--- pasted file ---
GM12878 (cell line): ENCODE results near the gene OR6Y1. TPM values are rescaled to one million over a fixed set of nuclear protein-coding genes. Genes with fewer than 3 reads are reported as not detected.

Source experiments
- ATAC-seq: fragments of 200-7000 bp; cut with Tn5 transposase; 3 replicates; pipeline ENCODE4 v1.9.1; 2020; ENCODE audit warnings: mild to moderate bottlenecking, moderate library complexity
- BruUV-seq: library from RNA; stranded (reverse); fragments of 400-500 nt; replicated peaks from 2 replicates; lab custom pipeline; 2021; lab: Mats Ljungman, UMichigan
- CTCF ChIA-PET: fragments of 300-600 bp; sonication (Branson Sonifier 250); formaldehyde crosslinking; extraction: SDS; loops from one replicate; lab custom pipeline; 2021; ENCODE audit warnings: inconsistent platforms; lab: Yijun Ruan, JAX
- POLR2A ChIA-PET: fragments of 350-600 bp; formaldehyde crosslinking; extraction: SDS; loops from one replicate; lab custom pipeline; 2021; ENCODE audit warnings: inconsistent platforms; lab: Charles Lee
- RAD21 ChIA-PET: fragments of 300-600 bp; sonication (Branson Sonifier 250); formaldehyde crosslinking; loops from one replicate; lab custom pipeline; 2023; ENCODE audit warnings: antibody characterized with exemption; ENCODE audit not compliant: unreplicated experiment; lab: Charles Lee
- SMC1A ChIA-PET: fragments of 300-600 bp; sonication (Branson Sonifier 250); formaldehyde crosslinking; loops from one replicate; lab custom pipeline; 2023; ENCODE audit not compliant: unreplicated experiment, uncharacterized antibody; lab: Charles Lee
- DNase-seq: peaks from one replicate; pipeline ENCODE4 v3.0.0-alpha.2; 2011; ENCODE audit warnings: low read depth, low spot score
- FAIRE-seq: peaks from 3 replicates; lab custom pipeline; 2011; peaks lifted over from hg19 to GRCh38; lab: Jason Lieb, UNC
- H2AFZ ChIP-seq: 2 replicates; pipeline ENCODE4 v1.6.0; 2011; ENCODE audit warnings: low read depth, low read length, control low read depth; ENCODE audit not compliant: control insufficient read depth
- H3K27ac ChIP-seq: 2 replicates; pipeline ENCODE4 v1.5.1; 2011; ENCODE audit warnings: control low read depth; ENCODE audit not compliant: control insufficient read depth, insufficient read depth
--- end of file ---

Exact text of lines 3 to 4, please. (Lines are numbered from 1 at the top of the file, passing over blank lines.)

- ATAC-seq: fragments of 200-7000 bp; cut with Tn5 transposase; 3 replicates; pipeline ENCODE4 v1.9.1; 2020; ENCODE audit warnings: mild to moderate bottlenecking, moderate library complexity
- BruUV-seq: library from RNA; stranded (reverse); fragments of 400-500 nt; replicated peaks from 2 replicates; lab custom pipeline; 2021; lab: Mats Ljungman, UMichigan